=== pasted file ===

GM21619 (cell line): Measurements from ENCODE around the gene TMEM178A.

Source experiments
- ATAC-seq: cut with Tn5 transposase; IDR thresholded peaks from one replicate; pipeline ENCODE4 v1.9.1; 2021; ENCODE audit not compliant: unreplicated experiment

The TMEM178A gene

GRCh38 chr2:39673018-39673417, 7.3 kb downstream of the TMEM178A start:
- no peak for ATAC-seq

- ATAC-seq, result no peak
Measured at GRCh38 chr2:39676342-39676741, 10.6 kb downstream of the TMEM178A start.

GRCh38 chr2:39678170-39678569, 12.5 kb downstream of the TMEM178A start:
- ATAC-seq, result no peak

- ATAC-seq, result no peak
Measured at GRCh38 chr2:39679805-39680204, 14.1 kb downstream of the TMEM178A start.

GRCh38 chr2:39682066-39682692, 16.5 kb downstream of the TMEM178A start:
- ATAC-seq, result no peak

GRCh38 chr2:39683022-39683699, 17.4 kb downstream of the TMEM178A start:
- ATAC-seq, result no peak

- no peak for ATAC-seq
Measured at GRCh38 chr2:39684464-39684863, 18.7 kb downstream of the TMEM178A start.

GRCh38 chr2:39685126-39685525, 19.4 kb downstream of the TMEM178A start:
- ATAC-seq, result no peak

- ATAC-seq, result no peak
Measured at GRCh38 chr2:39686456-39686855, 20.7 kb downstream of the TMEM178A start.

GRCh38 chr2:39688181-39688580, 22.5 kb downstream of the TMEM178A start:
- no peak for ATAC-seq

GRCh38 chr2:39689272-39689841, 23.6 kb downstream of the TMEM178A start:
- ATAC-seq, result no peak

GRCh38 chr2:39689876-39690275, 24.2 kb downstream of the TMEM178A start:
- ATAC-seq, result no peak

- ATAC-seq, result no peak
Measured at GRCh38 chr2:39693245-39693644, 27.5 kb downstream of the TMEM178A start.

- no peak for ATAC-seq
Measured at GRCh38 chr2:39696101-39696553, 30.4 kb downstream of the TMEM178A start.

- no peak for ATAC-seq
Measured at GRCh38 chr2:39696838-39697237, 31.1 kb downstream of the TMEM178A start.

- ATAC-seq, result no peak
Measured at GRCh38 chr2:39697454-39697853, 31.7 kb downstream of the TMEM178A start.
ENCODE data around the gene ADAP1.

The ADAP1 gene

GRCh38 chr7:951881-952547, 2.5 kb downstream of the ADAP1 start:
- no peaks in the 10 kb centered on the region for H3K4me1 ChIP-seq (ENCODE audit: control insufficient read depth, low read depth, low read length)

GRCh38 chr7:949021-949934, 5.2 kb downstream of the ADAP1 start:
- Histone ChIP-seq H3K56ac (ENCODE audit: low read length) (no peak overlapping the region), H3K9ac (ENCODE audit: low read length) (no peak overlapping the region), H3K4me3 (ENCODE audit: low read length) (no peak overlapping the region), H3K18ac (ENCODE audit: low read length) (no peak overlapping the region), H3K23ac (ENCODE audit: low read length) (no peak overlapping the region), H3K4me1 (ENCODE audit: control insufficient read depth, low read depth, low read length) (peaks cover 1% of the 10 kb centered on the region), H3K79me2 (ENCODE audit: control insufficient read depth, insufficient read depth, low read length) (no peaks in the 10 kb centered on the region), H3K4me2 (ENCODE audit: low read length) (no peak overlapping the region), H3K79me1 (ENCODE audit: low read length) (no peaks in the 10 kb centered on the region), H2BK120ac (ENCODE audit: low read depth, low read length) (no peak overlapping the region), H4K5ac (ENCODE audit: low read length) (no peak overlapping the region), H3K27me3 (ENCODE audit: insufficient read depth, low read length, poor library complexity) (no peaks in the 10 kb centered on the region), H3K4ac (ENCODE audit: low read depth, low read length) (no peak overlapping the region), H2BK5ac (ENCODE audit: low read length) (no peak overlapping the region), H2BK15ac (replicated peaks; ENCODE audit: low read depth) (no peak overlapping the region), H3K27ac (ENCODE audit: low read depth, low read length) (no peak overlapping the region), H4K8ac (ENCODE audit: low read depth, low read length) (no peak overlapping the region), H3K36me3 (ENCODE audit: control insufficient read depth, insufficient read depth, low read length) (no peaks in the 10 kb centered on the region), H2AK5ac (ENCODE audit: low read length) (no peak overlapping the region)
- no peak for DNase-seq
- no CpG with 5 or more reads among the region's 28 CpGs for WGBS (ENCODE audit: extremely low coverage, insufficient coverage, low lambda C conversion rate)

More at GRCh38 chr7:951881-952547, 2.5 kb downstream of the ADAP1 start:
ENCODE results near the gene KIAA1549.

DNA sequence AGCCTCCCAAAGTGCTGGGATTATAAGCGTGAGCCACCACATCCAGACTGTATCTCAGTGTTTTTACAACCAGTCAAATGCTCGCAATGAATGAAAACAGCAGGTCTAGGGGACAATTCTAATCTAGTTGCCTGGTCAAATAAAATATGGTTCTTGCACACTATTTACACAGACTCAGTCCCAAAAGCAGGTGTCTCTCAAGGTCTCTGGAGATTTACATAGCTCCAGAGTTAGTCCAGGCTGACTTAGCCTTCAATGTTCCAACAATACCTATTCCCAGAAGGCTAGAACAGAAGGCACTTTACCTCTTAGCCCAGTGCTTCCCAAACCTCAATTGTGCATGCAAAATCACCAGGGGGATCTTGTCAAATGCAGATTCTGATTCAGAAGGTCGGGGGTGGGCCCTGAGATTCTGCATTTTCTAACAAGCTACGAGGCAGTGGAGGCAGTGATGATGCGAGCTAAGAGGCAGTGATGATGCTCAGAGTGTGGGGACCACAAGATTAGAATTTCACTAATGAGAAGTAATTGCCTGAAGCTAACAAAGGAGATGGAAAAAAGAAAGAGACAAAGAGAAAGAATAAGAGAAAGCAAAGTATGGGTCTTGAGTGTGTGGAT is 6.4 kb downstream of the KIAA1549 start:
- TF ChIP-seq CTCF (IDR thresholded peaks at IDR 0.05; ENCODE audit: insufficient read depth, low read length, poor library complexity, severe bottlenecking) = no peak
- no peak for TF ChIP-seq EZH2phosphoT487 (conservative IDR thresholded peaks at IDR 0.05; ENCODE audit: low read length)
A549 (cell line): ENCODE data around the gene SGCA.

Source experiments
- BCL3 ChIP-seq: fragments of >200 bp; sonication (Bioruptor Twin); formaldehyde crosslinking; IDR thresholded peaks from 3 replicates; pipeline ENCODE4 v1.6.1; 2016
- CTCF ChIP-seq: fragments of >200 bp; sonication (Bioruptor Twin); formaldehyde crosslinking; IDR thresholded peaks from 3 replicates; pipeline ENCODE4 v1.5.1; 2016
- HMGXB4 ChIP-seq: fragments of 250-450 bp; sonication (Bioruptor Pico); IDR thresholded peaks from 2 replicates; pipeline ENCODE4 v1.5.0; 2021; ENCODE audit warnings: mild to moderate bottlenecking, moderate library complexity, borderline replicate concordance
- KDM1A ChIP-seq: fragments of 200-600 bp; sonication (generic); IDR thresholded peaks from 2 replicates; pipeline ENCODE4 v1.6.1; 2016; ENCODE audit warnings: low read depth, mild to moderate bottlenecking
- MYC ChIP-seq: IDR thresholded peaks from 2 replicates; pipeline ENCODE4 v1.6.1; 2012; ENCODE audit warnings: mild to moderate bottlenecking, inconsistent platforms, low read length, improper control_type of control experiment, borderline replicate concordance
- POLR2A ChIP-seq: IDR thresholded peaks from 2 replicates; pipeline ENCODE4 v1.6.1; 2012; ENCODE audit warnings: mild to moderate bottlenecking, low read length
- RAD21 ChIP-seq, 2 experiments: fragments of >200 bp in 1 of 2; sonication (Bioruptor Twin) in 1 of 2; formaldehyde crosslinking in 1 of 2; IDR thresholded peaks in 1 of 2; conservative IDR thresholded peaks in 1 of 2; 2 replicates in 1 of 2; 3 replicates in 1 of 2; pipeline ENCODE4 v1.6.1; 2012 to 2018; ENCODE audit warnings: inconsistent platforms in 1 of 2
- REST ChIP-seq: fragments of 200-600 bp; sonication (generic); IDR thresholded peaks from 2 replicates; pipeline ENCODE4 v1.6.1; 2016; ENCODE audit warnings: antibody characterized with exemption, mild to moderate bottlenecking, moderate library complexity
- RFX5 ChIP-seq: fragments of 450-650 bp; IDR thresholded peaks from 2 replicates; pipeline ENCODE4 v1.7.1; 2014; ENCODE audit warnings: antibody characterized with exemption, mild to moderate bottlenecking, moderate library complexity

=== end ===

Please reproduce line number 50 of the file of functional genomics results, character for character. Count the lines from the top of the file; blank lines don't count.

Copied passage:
A549 (cell line): ENCODE data around the gene SGCA.